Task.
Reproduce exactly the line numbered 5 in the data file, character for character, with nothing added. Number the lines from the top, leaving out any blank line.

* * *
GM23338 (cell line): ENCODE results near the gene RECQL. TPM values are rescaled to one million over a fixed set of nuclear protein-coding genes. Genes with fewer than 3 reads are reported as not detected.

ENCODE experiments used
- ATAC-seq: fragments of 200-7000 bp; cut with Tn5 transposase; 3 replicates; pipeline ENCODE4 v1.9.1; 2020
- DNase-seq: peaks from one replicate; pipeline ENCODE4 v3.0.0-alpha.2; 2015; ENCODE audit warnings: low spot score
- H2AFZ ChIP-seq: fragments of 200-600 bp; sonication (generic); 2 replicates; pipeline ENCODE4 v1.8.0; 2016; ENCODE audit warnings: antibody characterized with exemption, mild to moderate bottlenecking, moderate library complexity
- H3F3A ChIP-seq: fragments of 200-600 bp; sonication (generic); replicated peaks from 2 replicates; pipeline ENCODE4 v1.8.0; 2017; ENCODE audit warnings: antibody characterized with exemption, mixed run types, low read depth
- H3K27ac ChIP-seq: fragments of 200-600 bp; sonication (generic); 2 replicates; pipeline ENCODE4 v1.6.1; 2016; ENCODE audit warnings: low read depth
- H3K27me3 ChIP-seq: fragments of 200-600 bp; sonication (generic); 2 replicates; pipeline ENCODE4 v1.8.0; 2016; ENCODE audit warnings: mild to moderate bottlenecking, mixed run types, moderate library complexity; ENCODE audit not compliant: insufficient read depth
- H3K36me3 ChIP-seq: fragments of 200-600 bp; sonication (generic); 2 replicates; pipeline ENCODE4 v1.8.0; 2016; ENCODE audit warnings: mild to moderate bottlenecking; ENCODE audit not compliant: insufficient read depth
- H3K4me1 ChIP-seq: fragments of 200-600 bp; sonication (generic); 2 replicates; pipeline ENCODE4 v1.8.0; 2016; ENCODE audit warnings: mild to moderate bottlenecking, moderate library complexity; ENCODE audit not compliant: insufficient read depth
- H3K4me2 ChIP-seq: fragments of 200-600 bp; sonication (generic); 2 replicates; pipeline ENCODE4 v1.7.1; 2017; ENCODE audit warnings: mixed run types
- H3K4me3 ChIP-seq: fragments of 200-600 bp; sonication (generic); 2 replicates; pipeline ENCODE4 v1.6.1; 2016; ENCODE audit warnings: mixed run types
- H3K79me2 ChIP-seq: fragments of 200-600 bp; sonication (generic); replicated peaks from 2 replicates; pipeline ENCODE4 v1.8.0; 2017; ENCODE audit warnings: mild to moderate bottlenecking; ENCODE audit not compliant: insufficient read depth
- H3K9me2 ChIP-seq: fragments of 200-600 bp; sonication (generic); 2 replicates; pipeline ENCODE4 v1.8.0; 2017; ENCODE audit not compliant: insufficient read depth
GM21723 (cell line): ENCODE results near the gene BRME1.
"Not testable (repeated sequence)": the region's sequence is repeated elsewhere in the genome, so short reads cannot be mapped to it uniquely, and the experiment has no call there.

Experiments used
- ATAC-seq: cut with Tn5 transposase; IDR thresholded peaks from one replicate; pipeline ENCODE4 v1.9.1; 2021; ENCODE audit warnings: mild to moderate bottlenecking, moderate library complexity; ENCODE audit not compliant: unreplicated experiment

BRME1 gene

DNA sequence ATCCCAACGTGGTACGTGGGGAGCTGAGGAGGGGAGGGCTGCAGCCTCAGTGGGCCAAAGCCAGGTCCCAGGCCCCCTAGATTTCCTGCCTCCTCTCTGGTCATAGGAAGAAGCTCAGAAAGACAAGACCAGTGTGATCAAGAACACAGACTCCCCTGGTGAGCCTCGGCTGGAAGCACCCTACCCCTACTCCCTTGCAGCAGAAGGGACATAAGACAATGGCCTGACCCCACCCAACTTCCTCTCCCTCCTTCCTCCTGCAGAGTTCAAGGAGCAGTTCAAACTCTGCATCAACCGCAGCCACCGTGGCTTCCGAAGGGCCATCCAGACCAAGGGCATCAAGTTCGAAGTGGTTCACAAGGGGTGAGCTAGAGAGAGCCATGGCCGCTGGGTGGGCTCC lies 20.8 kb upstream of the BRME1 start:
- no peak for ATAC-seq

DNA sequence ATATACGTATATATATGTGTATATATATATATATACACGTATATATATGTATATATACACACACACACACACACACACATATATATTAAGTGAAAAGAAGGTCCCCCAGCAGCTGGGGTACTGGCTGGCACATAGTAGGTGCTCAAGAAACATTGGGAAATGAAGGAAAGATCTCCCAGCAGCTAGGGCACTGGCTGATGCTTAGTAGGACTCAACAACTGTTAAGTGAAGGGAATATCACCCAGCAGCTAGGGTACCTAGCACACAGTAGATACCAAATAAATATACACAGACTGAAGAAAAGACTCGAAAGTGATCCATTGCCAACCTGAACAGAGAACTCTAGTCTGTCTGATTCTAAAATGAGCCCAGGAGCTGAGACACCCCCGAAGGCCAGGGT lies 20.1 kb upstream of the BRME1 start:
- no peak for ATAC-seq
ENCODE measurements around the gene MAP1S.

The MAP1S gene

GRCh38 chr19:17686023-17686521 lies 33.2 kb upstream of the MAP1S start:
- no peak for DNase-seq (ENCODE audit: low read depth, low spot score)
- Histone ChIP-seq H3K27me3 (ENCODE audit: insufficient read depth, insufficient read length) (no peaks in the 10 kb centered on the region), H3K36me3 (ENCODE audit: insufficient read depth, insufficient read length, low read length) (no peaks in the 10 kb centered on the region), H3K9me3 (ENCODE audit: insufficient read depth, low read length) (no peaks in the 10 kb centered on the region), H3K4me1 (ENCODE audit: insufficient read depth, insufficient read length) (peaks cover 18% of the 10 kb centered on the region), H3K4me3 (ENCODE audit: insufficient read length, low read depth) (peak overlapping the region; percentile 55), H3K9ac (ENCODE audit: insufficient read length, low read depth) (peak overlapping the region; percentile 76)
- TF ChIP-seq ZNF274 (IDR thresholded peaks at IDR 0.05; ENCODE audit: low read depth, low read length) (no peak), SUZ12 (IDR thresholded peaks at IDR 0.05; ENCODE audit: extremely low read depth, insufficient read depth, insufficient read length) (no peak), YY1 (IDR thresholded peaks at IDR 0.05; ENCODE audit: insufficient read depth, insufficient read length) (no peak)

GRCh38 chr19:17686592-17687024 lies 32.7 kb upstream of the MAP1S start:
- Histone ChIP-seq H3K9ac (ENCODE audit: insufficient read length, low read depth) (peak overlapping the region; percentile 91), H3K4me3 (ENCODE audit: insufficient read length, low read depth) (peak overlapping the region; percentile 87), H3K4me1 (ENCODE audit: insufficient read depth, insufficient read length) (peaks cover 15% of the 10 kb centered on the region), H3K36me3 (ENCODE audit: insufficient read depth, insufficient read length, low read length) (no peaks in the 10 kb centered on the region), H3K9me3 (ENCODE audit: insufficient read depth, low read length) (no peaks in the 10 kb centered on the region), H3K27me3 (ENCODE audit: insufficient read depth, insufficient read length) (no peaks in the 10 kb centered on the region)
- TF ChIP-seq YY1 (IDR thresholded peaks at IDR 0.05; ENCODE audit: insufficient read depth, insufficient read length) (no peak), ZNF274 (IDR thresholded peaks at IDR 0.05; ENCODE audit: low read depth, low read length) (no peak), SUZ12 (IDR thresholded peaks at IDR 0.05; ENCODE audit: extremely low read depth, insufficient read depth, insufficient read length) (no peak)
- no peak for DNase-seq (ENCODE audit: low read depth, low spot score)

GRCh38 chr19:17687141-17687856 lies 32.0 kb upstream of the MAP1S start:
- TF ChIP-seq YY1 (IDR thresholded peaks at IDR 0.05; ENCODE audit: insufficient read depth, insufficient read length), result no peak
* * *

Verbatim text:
- H2AFZ ChIP-seq: fragments of 200-600 bp; sonication (generic); 2 replicates; pipeline ENCODE4 v1.8.0; 2016; ENCODE audit warnings: antibody characterized with exemption, mild to moderate bottlenecking, moderate library complexity